Russia is in disarray, China is slowing, and Europe has been a basket case since the Great Recession. The one thing these regions have in common is that they have all been big investors in New York City real estate for the past decade. One major difference between now, and the last 10 years is that the US Dollar is the strongest that it has been since 2003. The difference is extreme. The dollar has rallied nearly 30% in the past 12 months. Between 2006 and 2014, the Dollar ranged between $1.20 to $1.59 per Euro, but on average was around $1.40 or 30% weaker than it is today. So, if you are a foreign investor in New York City real estate, without price appreciation, you are up on average 30% if you bought any time in the past 9 years. Add in price appreciation, which widely varies, but is almost universally positive, and you have some staggering returns! Those returns are even more substantial if you managed to use leverage (a mortgage) in the process. So, what is to stop foreign investors from shaking their New York City real estate piggy banks? Let's take a look at a couple of scenarios:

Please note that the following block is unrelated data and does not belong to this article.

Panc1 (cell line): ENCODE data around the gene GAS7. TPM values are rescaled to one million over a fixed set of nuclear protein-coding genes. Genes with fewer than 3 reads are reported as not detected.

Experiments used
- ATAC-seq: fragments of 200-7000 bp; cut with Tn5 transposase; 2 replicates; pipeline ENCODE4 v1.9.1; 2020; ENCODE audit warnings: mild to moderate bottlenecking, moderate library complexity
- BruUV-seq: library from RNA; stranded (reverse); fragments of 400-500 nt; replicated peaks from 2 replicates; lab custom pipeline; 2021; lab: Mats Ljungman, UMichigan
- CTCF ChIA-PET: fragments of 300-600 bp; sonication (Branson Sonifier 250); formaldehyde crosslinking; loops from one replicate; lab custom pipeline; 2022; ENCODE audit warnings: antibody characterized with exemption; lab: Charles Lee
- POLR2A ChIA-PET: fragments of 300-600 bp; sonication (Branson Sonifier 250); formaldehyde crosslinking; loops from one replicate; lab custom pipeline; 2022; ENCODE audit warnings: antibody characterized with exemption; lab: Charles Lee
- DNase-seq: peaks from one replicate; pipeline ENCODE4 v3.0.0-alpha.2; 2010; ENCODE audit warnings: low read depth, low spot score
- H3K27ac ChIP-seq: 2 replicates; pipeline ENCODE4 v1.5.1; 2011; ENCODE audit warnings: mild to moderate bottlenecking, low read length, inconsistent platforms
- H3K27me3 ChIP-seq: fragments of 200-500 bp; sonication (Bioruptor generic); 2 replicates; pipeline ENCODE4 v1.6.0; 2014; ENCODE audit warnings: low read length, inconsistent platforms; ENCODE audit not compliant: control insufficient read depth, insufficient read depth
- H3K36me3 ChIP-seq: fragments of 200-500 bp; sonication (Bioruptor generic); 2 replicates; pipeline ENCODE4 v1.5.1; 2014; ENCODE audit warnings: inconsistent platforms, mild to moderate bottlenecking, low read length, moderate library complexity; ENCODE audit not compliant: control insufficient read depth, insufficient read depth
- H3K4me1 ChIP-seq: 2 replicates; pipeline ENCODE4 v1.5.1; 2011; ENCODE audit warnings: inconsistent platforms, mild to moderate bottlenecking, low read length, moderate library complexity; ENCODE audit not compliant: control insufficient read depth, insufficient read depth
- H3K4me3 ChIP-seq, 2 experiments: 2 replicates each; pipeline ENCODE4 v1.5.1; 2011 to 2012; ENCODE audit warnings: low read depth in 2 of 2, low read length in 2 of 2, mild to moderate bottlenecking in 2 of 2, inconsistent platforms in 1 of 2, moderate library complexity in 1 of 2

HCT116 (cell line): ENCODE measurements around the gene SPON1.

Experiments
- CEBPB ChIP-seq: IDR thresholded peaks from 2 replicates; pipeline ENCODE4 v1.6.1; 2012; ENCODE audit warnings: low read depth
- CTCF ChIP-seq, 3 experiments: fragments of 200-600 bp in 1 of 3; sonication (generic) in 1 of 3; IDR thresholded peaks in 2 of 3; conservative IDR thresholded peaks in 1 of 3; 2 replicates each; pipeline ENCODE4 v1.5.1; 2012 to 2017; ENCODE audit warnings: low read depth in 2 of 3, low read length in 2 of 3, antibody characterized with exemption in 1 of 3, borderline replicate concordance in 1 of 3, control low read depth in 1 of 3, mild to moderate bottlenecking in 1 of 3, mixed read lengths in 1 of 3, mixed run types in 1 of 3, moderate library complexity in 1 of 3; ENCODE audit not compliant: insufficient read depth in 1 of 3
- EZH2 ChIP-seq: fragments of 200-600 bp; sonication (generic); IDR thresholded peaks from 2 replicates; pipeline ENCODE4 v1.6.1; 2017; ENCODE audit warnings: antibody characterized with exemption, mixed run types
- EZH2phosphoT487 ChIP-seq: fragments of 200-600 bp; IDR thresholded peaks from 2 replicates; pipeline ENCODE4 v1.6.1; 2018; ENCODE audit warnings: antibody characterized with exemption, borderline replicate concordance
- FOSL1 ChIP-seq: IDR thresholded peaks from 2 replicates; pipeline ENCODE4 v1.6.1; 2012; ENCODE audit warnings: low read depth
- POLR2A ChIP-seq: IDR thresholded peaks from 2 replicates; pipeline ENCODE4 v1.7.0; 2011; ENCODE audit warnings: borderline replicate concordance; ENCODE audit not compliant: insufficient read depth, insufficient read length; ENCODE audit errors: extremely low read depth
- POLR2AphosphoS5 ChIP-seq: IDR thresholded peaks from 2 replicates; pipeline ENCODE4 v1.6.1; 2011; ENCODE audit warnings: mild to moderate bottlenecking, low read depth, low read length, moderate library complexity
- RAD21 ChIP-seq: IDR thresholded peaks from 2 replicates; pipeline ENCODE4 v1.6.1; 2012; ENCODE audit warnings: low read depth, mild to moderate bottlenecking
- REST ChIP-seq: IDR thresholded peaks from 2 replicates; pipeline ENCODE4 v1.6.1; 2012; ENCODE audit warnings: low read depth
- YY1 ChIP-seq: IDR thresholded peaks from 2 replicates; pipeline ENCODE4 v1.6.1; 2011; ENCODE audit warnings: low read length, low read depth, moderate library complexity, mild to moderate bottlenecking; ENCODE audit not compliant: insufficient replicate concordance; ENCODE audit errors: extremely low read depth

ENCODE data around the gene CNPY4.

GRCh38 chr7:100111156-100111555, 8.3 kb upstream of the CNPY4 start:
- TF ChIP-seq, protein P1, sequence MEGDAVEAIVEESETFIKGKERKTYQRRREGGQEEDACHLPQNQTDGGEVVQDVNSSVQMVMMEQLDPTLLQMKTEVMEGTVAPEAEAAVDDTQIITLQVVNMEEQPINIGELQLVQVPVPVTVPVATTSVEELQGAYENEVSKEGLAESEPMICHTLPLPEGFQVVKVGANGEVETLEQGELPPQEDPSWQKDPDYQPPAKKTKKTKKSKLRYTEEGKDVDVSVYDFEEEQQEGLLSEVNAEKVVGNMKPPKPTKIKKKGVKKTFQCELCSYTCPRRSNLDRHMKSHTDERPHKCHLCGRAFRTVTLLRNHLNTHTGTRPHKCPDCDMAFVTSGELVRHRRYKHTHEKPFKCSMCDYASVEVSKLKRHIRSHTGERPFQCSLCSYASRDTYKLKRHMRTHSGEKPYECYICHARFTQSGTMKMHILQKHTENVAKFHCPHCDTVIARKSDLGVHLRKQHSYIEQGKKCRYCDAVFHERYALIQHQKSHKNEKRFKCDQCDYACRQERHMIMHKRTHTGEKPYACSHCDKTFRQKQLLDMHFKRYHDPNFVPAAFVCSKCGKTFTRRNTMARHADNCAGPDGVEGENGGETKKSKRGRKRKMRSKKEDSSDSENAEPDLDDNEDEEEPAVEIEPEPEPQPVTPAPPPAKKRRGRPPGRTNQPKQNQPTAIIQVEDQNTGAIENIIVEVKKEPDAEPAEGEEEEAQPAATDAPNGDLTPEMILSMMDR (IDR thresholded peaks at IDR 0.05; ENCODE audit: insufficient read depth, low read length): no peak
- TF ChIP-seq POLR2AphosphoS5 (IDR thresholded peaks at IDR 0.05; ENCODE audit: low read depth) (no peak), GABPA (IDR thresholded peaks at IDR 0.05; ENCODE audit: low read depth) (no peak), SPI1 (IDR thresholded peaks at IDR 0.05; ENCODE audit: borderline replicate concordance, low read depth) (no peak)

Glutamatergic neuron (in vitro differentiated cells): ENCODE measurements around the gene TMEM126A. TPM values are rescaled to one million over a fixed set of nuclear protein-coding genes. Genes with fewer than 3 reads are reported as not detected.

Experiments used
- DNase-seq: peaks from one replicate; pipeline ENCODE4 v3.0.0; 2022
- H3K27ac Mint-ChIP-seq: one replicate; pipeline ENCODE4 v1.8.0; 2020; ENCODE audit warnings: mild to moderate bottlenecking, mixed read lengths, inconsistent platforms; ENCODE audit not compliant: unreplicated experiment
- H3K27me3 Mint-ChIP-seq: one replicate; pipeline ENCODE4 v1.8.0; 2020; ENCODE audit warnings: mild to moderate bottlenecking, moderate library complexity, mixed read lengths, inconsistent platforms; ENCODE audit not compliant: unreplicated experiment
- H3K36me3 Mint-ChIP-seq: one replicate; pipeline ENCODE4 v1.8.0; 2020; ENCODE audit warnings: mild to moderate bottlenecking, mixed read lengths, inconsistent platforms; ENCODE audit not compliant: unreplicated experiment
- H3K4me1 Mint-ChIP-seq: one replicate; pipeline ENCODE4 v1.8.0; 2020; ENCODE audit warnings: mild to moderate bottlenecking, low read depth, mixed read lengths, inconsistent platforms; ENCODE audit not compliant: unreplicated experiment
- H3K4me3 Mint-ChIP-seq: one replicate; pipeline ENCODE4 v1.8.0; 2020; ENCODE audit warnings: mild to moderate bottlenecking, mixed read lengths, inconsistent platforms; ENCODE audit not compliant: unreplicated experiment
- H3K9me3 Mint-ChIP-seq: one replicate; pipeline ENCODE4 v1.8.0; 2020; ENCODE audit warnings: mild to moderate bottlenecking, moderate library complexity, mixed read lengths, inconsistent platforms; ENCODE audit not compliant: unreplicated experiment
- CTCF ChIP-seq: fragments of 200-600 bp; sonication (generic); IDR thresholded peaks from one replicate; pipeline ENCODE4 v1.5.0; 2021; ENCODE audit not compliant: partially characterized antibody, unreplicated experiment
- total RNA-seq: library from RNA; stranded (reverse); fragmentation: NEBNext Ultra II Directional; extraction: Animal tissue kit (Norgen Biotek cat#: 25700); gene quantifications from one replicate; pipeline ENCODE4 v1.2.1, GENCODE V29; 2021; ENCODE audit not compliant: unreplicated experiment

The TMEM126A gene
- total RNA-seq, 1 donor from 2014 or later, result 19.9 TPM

Investor A from the Eurozone purchases an investment property in Manhattan in late 2010 for $2,000,000 and uses all cash. The investment costs him 1,428,000 Euros at a $1.40 exchange rate. Over the past 4 years his property appreciates 25% net. At the same time, the Dollar appreciates 28%. Investor A sells his property today. So, investor A nets $2,500,000 and converts the dollars back to Euros. Thus, his net is 2,293,000 Euro, or a tidy 60.5%.